No matter how many times you fall, you can always climb back up, all you need is a ledge to grab on to.
This is probably the hardest article I’ve ever had to write. You’d think that with over fifteen years of time and countless mental drafts I’d be prepared and ready. But I’m not. To be honest, I’m not just scared, I’m absolutely terrified to write and publish this. It’s one thing to share this story with close friends and family, but it’s another to open this up for the world to see. To post it on the internet for people to judge not just my writing, but who I was and who I am now as a person. But I made a promise to myself that if Kansas City ever reached the Super Bowl I would write it. Because I owe it to the Chiefs, and more importantly I owe it to others, who may be struggling through what happened with me, even if they don’t know or can’t express it. This is the story of how the Kansas City Chiefs saved my life.
Most Chiefs fans will associate the 2003 season with “The No-Punt game.” Another marker in the long history of Kansas City playoff failure. But for me, that season will always be marked by a different game. Probably the most meaningful Chiefs game in my entire life.
October 12, 2003: Trent Green and the (6-0) Chiefs headed to Lambeau to take on Brett Farve and the Green Bay Packers. The entire city was buzzing with excitement about the Chiefs’ undefeated start. Everyone was happy, except for me. You see, I was fourteen at the time and battling Depression and thoughts of suicide.
I just didn’t know it. I had no idea the emotions and feelings that I had weren’t natural or normal. I assumed that people my age were suppose to not want to be alive, that making plans on a daily basis to kill yourself was natural. That hating yourself and your life every waking moment was normal. I didn’t understand that Depression warps your thoughts and your cognitive functions so badly that you can’t think straight, that you can’t feel or even see yourself feeling any happiness, or really any emotion other than the darkness and despair that engulfs you for days, weeks, months, even years. You become a captive of your own thoughts, a dark and deadly voice telling you that the people closest to you, that care about you the most in secret hate you and what happens to you doesn’t matter to them. That line of thinking ends up driving you away from those you care about the most, turning those thoughts into a self-fulfilling prophecy. Depression is a slippery slope that spirals downward. One that you have to fight and claw inch by inch back up or else it will swallow you whole. And on that October Sunday I almost slipped falling into a cavern of permanence. One with no return.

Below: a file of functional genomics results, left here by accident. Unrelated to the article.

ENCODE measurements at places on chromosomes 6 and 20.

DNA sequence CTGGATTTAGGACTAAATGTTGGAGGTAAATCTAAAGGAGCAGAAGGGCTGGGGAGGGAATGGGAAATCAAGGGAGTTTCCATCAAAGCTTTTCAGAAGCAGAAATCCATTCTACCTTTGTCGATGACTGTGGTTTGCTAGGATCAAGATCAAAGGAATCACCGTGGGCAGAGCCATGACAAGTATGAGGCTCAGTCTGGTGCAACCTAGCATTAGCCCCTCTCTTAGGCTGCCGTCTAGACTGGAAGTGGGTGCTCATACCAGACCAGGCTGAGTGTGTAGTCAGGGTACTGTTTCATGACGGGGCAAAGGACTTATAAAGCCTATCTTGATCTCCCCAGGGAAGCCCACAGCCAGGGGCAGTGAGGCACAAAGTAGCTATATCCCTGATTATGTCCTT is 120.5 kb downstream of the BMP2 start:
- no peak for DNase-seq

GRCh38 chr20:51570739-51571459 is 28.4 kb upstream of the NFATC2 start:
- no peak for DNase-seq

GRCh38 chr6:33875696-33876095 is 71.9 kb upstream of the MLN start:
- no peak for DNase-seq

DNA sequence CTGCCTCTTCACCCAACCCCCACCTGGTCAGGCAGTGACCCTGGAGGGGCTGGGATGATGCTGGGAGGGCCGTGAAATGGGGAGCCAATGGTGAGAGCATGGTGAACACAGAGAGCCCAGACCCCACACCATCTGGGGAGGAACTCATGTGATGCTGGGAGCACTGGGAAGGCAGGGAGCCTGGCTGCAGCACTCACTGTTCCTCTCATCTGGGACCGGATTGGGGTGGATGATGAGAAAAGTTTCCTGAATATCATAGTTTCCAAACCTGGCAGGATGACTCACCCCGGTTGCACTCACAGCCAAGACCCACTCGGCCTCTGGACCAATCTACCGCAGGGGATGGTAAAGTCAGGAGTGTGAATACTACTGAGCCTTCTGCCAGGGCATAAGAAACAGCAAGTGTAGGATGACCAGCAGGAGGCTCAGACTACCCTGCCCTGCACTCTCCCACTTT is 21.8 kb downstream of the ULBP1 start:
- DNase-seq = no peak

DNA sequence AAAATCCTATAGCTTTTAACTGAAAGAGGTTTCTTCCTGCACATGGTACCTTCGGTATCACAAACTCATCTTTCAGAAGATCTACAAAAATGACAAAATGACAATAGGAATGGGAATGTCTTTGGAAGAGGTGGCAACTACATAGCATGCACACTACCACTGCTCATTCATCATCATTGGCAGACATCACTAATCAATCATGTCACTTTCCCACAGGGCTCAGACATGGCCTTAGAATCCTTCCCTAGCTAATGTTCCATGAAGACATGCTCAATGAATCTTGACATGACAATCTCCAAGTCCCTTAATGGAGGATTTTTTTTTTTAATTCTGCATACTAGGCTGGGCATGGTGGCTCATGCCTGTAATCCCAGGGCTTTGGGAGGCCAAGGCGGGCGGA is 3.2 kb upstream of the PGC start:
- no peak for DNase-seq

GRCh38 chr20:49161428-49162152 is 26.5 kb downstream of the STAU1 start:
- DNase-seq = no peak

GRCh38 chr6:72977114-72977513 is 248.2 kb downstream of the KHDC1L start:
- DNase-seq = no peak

If not for the Chiefs I might not be writing this now. Looking back on that day, I have no idea what the trigger for my overwhelming emotion was. Why I was feeling so much hopelessness and despair. Maybe I didn’t do as well on a test as I had hoped, maybe I wasn’t invited to a friend’s birthday party. It seems silly… no that’s not the right wording.. it seems absolutely insane that I don’t even remember why I felt like I couldn’t go on living and that dying was my only option. But that’s what Depression does; it doesn’t allow your mind to make the proper determination of situations and instead overloads your emotions. To be honest the 2003 Chiefs’ magically undefeated run was the only thing that kept me going at the time. I had to make it to each Sunday. Because each Sunday I knew the Chiefs were playing and I could salvage some excitement, some moment of happiness to escape the sadness the surrounded me every other day. Again, at the time I didn’t know that everyone else wasn’t going through this. To me everyone else seemed to be able to fight these feelings of despair with such ease and I considered myself weak for not being able to. I hated myself for it every day. Every day but Sunday.